Explaining the downgrades, Fitch cited “continued underwriting weakness” through the first half of 2023 and deterioration in Kemper’s capitalization level.
“Kemper Corporation’s underwriting results remained above rating sensitivities through 1H23, largely as the result of a continuation of heightened loss trends in both the Kemper Auto (nonstandard personal and commercial auto) and Personal Insurance (preferred auto and homeowners) segments, higher catastrophe losses and adverse prior-year reserve development. The Kemper Auto and Kemper Personal Insurance segments reported GAAP combined ratios remained elevated at 109 and 115, respectively, for 1H23,” the Fitch announcement said.
Fitch noted that Kemper’s actions to address underwriting performance with targeted rate increases as well as non-rate actions over the last several quarters should limit further deterioration in underwriting results and help the company’s efforts to return to underwriting profitability over time. The rating agency also reported Kemper’s decision to place its personal insurance business into a planned runoff, noting that this “could have a modest near-term impact on the company’s scale and performance volatility related to property exposure.”
S&P Downgrades Allstate
Earlier this week, another one of the nine big publicly traded auto insurers—Allstate—found itself on the down side of a rating actions. For Allstate, the actions came from S&P Global Ratings.
In addition to lowering the holding company long–term issuer credit rating, S&P lowered the financial strength ratings on the core operating subsidiaries to “A+” from “AA-” with a stable outlook.
“The downgrade reflects Allstate’s continued weak underwriting performance given elevated catastrophe losses, persistently high loss costs for the personal auto business, and the increased exposure—measured by premiums—consuming higher levels of capital.”
Highlighting the impact of catastrophes, S&P said that Allstate’s Property-Liability year-to-date catastrophe losses of $4.4 billion, were greater than the $3.1 billion loss in all of 2022. Cats pushed the Allstate six-month combined ratio in the homeowners line to 132.3, S&P’s announcement said.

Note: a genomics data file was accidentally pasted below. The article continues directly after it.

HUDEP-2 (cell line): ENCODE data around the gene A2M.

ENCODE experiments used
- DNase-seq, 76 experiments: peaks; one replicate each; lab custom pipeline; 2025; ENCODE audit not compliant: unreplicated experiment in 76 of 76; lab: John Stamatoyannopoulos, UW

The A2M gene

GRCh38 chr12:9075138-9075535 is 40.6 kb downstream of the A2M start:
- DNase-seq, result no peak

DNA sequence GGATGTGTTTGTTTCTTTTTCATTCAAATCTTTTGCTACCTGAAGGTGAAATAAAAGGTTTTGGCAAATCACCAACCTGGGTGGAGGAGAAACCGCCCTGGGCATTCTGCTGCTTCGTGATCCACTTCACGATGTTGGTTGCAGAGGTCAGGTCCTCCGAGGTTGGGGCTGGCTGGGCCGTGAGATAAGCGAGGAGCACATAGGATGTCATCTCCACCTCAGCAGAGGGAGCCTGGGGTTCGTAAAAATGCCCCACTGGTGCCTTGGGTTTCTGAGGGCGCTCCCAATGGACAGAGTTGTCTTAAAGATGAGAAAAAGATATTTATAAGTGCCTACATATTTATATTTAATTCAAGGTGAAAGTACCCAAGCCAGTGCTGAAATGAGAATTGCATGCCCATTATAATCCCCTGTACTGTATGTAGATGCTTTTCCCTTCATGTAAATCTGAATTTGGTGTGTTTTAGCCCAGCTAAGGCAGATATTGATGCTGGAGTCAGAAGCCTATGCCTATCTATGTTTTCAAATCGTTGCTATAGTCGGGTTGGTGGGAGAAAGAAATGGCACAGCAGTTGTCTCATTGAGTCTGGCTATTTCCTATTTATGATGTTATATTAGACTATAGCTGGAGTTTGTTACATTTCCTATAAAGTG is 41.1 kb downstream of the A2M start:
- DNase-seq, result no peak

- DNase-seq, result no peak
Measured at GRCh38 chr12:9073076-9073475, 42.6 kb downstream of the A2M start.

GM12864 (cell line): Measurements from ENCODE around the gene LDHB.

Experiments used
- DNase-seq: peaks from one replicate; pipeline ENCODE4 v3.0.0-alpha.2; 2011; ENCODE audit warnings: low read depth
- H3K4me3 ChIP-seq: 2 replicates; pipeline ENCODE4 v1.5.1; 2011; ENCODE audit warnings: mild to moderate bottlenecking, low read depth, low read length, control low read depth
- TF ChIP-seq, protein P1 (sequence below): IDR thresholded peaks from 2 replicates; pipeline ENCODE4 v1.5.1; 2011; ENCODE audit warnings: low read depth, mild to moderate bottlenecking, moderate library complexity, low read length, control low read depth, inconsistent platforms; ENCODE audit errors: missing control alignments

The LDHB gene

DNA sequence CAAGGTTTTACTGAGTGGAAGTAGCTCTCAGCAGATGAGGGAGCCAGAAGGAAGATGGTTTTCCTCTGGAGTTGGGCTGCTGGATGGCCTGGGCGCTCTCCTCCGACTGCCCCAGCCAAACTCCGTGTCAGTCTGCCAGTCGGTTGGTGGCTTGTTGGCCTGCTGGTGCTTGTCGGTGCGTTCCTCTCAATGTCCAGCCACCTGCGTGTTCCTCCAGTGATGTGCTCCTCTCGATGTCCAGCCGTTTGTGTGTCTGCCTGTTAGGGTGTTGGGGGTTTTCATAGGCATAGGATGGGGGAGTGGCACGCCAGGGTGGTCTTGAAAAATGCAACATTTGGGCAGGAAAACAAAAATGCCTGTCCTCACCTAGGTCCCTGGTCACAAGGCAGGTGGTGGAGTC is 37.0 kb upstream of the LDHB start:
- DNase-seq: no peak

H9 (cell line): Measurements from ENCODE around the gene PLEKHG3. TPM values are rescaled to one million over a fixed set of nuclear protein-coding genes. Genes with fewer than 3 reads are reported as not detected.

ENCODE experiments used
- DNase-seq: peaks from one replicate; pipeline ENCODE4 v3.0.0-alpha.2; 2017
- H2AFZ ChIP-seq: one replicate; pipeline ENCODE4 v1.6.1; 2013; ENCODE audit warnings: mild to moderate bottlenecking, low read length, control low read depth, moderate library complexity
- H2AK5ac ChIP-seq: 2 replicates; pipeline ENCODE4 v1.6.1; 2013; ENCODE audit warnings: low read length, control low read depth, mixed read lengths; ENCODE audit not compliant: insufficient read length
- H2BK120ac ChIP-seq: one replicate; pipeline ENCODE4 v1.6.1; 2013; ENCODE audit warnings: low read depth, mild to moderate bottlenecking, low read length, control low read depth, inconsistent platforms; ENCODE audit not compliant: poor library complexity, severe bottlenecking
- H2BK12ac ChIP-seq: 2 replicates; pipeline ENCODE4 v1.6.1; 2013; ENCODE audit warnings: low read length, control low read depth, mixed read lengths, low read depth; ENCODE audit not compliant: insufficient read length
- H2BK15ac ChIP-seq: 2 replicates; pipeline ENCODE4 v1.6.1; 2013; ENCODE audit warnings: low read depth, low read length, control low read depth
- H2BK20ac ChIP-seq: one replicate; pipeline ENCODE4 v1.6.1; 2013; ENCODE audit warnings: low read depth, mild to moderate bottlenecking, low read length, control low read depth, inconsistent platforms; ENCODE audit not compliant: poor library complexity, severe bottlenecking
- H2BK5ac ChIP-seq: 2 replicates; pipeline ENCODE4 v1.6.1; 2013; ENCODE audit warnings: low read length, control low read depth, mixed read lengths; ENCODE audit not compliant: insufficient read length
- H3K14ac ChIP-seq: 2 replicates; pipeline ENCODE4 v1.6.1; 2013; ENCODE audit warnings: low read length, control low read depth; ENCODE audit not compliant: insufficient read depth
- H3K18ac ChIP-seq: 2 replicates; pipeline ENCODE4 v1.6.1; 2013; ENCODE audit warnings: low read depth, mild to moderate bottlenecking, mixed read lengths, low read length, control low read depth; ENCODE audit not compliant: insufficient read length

“The auto business, while improving on an underlying basis in the quarter, still weakened year to date on a calendar year basis to 106.4 from 105 as elevated catastrophe losses and minimal adverse development outpaced a meaningful expense improvement.”
Allstate told investors that auto premium growth is beginning to outpace underlying loss costs during a second-quarter earnings call, and S&P expects the auto combined ratio to improve in the second half as “compounding rate increases start to meaningfully earn through the book.”
Still, however, S&P said it expects the companywide combined ratio to fall in the range of 108-110 range for the full year, assuming a normalized level of catastrophe losses in the second half. The S&P announcement went on to comment on the potential drivers of improvement—continued rate increases, a reduced expense ratio driven by advertising cost cuts and other expense control initiatives, as well as the reduction of “loss-making” policies in force and an effective reinsurance buying strategy. Potential drivers in the other direction include “catastrophe risks in its homeowners business line in the third and fourth quarters of 2023 mainly from wind and fire disasters that could further erode earnings, and ultimately, capitalization,” S&P said.
Separately, Allstate on Aug. 17 announced estimated catastrophe losses for the month of July of $313 million or $247 million, after-tax, from 18 events. Allstate also reported that it implemented auto rate increases of 8.2% across 12 locations during the month of July, resulting in total brand premium impact of 0.9%.